They played together in a rock band in the 1980s. In May 2022, Paavo Järvi conducted a world premiere by his former band colleague Erkki-Sven Tüür. The commissioned work Lux Stellarum for flute and orchestra sets light shows in the universe to music. The soloist for the concert was Emmanuel Pahud.
Erkki-Sven Tüür lives on Hiiumaa, a large island off the coast of Estonia. One imagines one is far from the turmoil of the world here, and this solitude has undoubtedly influenced his style of composition as well: “The ideas for many of my works came to me during long walks on the beach,” Tüür says. “The sea always looks different. The surface alone reveals so many aspects. The waves, which are set in motion by the wind, overlap, are constantly illuminated by light, so that they begin to glisten. It’s very similar in my music. It also has large, long undulations, but there are very brief, vigorous movements as well.”
From rock musician to classical composer
For his flute concerto Lux Stellarum, which will be premiered on 26 May 2022 and is dedicated to Emmanuel Pahud, Tüür turned his gaze far upwards: to the universe. He transforms various astral events into musical sounds, mainly with subtle percussion effects, but glockenspiel, vibraphone and cymbals also depict the Lux stellarum, the light show of the universe, acoustically. Whispered sounds by the soloist and trills executed on several notes at the same time are also used as effects.
Tüür’s musical roots actually lie in rock music. At the age of 17, he launched the rock group “In spe”, in which he performed as singer, flutist and pianist until 1983. In those days, Paavo Järvi, now one of the most sought-after orchestra conductors himself, sat at the drums. Tüür and Järvi are still close friends; Järvi has conducted the premieres of many of the composer’s orchestral works – also the commissioned work Lux Stellarum.
Intuition and structure
A traditional course of study in music followed at the Academy of Music in Tallinn and with Lepo Sumera, one of Estonia’s most noted composers. Tüür’s international breakthrough as a “classical” composer came in 1989 with Insula deserta (Forgotten Island) for string orchestra.
The work, for Tüür also a metaphor for his native island of Hiiumaa, where pristine nature comes up against signs of civilizational decline, features a distinctive soundscape that soon became his trademark.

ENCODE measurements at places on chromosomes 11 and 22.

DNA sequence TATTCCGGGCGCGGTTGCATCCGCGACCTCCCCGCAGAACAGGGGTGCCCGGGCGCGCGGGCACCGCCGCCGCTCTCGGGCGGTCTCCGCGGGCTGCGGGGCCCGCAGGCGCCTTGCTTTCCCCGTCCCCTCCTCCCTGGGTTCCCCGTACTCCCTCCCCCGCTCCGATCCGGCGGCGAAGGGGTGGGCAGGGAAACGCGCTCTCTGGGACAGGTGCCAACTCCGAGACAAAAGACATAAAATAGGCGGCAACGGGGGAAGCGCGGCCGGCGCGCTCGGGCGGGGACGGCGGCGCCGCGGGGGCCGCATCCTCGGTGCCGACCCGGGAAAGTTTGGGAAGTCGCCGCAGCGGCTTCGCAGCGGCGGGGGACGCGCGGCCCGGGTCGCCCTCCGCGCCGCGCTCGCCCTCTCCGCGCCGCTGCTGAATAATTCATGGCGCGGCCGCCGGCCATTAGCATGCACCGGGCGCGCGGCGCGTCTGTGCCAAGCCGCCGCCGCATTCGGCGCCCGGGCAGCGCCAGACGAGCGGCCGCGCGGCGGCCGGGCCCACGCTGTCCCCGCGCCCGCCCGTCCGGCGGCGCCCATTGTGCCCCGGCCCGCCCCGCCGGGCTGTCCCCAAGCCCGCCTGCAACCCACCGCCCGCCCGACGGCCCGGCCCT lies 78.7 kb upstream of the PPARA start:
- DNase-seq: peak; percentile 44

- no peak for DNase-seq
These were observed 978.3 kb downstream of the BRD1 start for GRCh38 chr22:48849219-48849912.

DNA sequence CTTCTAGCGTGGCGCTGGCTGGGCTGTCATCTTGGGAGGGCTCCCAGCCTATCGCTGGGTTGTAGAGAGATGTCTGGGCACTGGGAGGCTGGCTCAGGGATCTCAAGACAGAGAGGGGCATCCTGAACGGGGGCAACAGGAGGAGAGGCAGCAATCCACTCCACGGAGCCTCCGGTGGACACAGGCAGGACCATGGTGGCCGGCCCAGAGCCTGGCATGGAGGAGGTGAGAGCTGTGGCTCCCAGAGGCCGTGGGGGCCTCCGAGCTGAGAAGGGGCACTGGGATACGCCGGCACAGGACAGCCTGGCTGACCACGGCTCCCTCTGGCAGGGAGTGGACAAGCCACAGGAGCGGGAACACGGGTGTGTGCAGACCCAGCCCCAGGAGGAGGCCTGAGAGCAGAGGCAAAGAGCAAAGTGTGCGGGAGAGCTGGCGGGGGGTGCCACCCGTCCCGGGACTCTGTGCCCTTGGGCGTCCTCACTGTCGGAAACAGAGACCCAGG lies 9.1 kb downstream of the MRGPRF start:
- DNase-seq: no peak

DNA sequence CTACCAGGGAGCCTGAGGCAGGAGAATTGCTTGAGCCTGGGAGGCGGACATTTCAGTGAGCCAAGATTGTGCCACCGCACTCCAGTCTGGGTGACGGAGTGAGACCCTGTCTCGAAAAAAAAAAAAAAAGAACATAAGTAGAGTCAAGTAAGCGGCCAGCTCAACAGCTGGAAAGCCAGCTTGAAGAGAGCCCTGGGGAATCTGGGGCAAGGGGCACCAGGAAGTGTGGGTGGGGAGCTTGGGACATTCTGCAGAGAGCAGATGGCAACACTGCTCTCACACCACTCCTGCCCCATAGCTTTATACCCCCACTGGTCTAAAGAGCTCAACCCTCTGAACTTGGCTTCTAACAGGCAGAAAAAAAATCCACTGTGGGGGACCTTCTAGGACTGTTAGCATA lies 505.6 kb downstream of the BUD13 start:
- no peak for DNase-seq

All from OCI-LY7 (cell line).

Around the turn of the millennium, with his Fourth Symphony from 2002 at the latest, Tüür developed a new approach to composition, a process he calls the “vectorial method”. An entire work is encapsulated in a source code, a kind of “gene”, which, as it grows and mutates, connects the dots in the fabric of the whole work. Tüür emphasizes, however, that he does not follow this system slavishly, but rather interprets the results of the mutated and scaled gene freely if necessary: “I disregard my own rules then, in order to compose something more intuitive again – in style and idiom,” Tüür says. Intuition and structure are the defining characteristics of Erkki-Sven Tüür’s music.
Lux Stellarum – a brief introduction to the work
In the tranquil first movement, Fading Stardust is visualized with agglomerated overtones and harmonic interference fields, depicting a process of disintegration. We hear descending tone rows for the most part, whereas in the scherzo, the second movement entitled Dancing Asteroids, ascending figurations predominate. The stardust of the first movement literally disintegrates rhythmically; we hear integrated rubatos, decelerations in tempo, which are actually the concern of the conductor. We are confused by asynchronous phases that break up the metre; the asteroids, on the other hand, are rhythmically concise.
The solo cadenza in the scherzo confirms the connection between the two movements by quoting motivic fragments from the first movement. The Litany of the Dying Stars, which features an expansive, jagged melody, is to be played misterioso e doloroso. It leads us into a sound cosmos without a discernible pulse; we float, infinitely free and lost, through a void that is bewildering to mortals.
The finale – entitled Flowing Galaxies – turns its gaze to macrocosmic regions. Although the performing virtuoso has dominated the musical scene thus far, for the first time, there is now a dialogue between the individual sections of the orchestra; this finale represents a kind of synthesis of the previous movements. In a great climax, it drifts towards the few but brilliant final bars with boundless rhythmic and dancelike energy.